Cut slit in plate
Straighten plate or possibly distort it in the opposite direction
Special permission may be required for such an
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Minimizing Distortion During Welding
Plate should not be free to rotate about the axis of
the weld during welding
Design of the joint should be symmetrical
Welding procedures should be symmetrical
Minimum welding heat should be used
Excessive filler material should be avoided
Fillet welds should be made with minimum heat
Fillets should be no greater than required for
9/18/ 2007 Aluminum Fabrication 58
Minimizing Distortion During Welding
Fit-up should be made as accurate as possible to
minimize weld size
Minimize root gaps and irregularities in the root gaps
Sequence of welding is very important
Butts and seams in plating should progress outward
from the center
Butts in strakes of plating welded before the
longitudinal seams
Beneficial to weld only small portions at a time
Welding short intermittent beads
Returning to the weld seam after structure farther away has
been welded
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Recommended Welding Sequence for Butt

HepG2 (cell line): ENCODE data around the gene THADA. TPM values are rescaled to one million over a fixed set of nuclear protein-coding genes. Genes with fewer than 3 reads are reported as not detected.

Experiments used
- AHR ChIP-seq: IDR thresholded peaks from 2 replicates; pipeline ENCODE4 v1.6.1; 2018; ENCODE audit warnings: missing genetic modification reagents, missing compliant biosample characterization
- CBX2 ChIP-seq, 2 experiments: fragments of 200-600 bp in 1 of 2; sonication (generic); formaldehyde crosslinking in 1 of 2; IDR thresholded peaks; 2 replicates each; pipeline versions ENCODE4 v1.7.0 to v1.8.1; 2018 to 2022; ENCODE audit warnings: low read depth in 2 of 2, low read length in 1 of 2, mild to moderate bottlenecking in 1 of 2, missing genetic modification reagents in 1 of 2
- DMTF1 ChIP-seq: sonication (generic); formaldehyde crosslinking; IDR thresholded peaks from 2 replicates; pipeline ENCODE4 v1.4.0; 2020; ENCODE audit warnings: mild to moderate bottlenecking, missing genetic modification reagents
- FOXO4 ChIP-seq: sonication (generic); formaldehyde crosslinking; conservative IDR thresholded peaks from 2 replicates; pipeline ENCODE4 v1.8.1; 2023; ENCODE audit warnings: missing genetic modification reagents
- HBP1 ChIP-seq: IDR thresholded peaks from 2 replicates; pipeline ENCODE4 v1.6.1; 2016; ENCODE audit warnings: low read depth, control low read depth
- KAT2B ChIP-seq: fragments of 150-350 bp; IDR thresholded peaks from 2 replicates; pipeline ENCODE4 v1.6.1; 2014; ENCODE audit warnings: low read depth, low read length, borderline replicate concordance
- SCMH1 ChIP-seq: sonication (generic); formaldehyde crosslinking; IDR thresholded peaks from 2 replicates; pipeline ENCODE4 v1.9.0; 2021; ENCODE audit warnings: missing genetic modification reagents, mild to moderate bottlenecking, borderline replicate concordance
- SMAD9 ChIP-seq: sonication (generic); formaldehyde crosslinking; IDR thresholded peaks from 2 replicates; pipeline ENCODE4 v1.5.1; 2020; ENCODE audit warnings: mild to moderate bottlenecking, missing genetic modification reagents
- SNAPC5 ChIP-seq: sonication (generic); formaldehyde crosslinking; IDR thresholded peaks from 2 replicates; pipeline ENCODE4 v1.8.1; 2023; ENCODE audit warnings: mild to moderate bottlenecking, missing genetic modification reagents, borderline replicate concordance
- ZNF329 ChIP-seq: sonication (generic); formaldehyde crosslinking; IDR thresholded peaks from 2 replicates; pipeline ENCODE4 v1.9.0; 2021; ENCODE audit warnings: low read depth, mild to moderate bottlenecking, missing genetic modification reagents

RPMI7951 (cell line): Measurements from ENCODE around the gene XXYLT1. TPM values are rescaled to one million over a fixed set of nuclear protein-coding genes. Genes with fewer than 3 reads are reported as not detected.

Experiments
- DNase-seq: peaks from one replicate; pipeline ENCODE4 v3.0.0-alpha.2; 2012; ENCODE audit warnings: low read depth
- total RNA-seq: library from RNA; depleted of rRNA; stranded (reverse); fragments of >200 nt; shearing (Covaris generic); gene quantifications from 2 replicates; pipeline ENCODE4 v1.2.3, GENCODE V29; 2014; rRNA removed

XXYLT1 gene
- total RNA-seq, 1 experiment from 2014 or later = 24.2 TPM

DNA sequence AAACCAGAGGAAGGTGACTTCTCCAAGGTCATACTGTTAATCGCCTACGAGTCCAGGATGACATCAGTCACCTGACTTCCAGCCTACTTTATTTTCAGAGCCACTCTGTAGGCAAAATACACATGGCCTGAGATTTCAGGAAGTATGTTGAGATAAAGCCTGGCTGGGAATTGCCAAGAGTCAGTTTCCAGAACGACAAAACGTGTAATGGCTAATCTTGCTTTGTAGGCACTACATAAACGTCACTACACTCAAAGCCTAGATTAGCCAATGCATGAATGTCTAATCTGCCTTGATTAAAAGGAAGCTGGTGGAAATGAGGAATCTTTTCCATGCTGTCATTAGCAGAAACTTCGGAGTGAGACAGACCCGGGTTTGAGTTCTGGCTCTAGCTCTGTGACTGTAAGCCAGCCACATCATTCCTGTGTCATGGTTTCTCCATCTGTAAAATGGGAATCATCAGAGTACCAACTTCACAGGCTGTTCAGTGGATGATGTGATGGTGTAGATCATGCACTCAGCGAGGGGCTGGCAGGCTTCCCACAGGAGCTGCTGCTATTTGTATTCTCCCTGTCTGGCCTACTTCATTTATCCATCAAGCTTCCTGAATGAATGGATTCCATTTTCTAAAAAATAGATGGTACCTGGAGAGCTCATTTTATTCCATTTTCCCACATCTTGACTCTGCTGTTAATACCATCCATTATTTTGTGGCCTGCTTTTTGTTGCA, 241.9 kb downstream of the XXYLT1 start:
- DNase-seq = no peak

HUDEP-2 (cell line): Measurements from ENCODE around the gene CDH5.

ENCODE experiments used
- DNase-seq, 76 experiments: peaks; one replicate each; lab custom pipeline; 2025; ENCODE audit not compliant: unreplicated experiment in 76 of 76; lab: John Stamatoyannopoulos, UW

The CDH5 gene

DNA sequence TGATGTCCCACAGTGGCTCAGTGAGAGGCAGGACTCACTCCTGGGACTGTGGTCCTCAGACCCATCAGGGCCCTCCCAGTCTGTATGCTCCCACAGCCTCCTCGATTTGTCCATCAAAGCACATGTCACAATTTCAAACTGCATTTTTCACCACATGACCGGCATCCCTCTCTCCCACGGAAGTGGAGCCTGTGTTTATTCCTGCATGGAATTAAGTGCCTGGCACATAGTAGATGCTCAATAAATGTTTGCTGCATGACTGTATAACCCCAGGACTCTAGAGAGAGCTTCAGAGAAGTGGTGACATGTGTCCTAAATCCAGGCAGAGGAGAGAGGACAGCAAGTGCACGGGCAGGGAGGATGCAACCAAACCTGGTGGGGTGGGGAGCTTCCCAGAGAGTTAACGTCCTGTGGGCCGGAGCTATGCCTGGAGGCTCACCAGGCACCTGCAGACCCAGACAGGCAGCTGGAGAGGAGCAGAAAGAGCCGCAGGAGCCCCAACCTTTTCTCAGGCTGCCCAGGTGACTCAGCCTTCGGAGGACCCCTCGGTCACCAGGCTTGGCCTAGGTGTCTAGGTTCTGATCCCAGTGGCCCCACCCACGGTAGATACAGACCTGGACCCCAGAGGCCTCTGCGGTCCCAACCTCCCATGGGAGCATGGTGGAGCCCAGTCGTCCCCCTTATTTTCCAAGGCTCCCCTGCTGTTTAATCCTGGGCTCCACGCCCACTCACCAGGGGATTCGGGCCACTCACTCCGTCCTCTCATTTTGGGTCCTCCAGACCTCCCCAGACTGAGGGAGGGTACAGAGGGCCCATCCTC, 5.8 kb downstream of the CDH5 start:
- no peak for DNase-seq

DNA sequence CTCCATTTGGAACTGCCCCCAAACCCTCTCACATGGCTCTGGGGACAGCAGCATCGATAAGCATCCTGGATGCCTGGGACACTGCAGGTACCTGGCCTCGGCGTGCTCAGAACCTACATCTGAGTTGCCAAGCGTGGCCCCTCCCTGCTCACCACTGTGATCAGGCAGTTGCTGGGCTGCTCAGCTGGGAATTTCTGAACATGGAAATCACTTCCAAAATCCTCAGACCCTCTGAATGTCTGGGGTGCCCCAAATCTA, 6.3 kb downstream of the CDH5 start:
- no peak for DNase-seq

Welds (AWS, 2004)
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Minimizing Distortion During Welding
Intermittent fillet welds
Smaller craft
Non-critical structure
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Fabricating structure with aluminum is similar to
steel construction
More difficulties involved
Cutting aluminum generally not as fast as steel
Faster with plasma arc or water jet
Aluminum can be formed into different shapes
Heating is very difficult
Compound curvature of plates should be avoided
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Summary (Cont.)
Welding aluminum more expensive than
welding steel
More joint preparation and cleanliness required
Need for shielding gas
Somewhat slower welding speeds
Aluminum more prone to distortion during
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Summary (Cont.)
More care needed with welding procedures to
reduce distortion
When distortions occur
More difficult to remove
Limitations on the use of heat on aluminum
Extruded panels reduce construction cost
Many welds of stiffeners to plate are eliminated.
Less distortion